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How They Got Here: South Carolina

Raise your hand if you had the Gamecocks in the Sweet 16. Put your hand down, you liar.

NCAA Basketball: NCAA Tournament-Second Round-South Carolina vs Duke Bob Donnan-USA TODAY Sports

And you thought Duke was going to the Final Four. Win the championship, even.

To be honest, this writer bracketed it out that way.

This writer was wrong.

Why? Because a scrappy team from Columbia, SC whose last tournament appearance was 13 years ago wrenched themselves into every unsuspecting person’s Sweet Sixteen bracket.

This Sweet Sixteen appearance, by the way, is the South Carolina Gamecocks’ first in well over forty years. To get there, they accomplished some impressive feats, including a 10-3 nonconference slate complete with wins over fellow Sweet Sixteen participant Michigan and and an admittedly-down Syracuse team.

To recognize what South Carolina was prior to Frank Martin’s arrival and what they are now is to see a minor miracle.

The Gamecocks were on a three-season losing streak prior to Martin’s arrival and although their first two seasons with their current coach followed suit, they have steadily climbed their way into the National Championship conversation over his last three.

What’s most impressive about the Gamecocks under Martin is how they’ve gotten incrementally better in conference play. His first three seasons, Martin’s squad won one more game than they did the previous year and in his fourth, he jumped a full five SEC wins from the year before.

For the 2016-2017 campaign, they finished fourth overall with a 12-6 record before conference tournament play. While they were ousted early by Alabama in the SEC Tournament no one can call into question how clutch they’ve been when they got into the Big Dance.

Martin’s been cooking with the right ingredients for the last couple of seasons in Columbia, but no one could’ve predicted the type of season that the SEC Player of the Year Sindarius Thornwell had.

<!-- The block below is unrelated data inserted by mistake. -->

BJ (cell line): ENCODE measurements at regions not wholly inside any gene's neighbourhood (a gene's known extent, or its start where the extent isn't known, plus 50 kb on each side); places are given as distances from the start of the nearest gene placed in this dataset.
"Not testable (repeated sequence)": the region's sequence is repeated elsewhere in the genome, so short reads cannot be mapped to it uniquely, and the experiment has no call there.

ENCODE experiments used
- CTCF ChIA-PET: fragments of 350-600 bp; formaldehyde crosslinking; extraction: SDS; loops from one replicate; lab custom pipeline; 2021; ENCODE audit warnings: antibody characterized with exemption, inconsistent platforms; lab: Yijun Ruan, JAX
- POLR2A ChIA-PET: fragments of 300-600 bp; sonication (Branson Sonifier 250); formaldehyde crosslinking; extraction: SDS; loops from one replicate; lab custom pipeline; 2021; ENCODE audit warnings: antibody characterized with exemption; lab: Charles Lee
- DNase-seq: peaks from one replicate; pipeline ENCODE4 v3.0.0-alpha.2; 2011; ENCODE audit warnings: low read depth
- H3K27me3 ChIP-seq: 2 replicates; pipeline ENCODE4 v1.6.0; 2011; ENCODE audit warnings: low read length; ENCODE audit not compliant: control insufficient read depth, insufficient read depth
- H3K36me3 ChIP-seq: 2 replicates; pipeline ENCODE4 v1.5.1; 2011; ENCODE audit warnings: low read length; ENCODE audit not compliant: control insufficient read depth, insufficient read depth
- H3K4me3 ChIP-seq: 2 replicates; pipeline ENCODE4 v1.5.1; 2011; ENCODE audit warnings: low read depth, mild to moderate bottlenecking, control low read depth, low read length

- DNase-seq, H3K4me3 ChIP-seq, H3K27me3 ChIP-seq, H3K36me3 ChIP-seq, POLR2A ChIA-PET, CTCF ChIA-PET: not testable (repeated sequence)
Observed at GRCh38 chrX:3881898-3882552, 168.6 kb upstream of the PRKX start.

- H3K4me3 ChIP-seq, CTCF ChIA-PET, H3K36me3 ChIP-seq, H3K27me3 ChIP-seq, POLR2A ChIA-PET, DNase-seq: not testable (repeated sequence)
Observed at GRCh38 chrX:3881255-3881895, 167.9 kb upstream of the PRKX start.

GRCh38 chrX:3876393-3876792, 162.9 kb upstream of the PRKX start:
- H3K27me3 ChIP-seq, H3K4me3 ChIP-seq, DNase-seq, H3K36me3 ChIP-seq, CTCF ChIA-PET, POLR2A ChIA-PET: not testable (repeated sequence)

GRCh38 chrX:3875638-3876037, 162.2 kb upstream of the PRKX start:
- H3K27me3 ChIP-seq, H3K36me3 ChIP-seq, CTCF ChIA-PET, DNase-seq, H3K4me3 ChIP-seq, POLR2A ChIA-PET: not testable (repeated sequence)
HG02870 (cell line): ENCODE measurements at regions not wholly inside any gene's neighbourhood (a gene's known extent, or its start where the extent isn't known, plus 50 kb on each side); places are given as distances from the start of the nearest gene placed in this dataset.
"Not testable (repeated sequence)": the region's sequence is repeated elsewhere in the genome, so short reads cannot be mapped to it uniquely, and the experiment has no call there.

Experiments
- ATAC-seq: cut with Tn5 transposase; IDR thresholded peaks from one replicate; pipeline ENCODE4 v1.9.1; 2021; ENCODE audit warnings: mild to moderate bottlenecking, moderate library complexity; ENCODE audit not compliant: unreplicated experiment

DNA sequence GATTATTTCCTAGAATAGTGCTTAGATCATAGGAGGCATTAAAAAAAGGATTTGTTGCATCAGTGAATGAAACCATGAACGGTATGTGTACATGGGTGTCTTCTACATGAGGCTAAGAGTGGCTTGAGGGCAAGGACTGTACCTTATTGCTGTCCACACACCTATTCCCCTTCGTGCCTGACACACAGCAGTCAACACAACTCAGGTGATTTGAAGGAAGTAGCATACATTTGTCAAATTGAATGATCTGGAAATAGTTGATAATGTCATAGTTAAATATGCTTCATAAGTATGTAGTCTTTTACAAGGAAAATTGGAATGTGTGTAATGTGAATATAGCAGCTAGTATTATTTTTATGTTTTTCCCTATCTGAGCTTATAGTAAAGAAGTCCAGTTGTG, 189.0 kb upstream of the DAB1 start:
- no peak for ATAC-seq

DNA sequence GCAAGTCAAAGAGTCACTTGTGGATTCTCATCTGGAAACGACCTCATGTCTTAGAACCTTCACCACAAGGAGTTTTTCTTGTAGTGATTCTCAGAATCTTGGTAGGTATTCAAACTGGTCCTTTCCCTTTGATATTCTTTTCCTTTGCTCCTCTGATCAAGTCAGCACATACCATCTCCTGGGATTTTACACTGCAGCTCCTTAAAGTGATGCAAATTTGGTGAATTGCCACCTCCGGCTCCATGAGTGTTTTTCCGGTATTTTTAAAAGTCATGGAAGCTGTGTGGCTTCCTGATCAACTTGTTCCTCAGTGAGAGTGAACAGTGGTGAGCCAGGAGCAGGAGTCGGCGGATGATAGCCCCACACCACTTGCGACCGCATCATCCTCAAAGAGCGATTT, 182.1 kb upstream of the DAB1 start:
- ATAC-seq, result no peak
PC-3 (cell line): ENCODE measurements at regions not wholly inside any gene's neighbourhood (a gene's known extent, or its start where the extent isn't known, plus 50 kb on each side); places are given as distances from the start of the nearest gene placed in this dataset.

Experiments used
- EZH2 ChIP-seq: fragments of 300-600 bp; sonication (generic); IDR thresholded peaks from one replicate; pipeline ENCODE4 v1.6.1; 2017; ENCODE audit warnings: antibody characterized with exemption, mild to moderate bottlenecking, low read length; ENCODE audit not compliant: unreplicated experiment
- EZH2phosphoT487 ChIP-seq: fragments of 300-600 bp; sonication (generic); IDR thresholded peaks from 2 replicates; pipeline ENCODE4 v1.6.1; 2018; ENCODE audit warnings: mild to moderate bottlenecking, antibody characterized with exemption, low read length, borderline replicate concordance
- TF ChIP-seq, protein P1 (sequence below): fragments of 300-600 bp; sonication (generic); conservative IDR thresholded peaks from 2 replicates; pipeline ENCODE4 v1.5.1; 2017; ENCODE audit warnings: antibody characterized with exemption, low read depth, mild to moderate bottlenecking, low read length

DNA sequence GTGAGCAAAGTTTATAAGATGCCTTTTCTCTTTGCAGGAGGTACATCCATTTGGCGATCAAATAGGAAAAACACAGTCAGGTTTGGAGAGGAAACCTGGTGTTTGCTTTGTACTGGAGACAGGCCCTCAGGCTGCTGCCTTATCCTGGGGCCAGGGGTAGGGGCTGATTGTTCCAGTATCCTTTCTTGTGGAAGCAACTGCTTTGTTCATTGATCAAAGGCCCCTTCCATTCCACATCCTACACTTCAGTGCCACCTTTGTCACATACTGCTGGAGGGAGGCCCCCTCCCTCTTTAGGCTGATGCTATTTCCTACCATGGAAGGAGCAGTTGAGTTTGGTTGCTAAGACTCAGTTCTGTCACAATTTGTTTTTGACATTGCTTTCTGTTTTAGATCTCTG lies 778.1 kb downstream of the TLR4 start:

On the season, the 6’5” senior averaged over 21 points and seven rebounds per game. He’s been the steady factor for the Gamecocks, which was evident when South Carolina went 3-3 in the six games Thornwell missed early in the year.

What’s most impressive and telling about Thornwell’s leadership on the team is his 34 minutes per game. In fact, in South Carolina’s 4 OT loss to Alabama he played a whopping 56 minutes. 56!!!

In the era of the “one and done,” this senior from Lancaster, South Carolina is proving to be one of the most valuable players in the entire Tournament.

He hasn’t had to do it alone, either, as he’s had a terrific supporting cast of upper and underclassmen taking on a share of the responsibility.

Sophomores P.J. Dozier and Chris Silva powered their way to 13 points and five boards and 10 points and six boards, respectively, while senior Duane Notice added another 10 points per game to round out the Gamecocks’ balanced attack.

Since finding their way into the Tournament, South Carolina has been damn near lights out the whole way. It’s not like as a 7-seed, the Gamecocks were disrespected heading into tournament play, but they certainly were not expected to make it to this point, despite getting a favorable draw and playing their games in Greenville, SC.

Beating 10-seed Marquette by 20 points was impressive, but many prognosticators had them making it to the second round anyway. It was their seven-point victory over 2-seed Duke in Greenville that blew the doors off the hinges.

If you watched that game, you never got a sense that the Gamecocks were out of it. At the half, the disparity between the two was only seven points and given Duke’s lack of predictability throughout the season, it didn’t seem impossible that SC could stay in the game.

While their field goal shooting in the first half left much to be desired, Thornwell and company came storming out in the second with 65 points.

In every major statistical category except three point shooting, South Carolina held the advantage over the Blue Devils, most importantly in turnovers and rebounds. While South Carolina had 11 turnovers, Duke had an uncharacteristically nasty 18. The Gamecocks 37 boards outlasted the Blue Devils’ 34.

When you tack on the field goal advantage, it’s not difficult to see why the game went the way it did. Whenever the Duke would hit a three, Thornwell, Silva or Notice could be counted on to consistently answer. They never faltered down the stretch and this is something that should leave little to be desired coming into their Sweet Sixteen match-up with a very physical Baylor team.

The season’s obviously not over and Frank Martin will be the first to tell you that his team is not taking a celebratory break coming into their Sweet Sixteen game with the Bears, but if one were to freeze time and recognize what the Gamecocks did to get to where they are, that alone could be construed as a program milestone.

We shall see, though, if it was merely a stepping stone on Friday evening.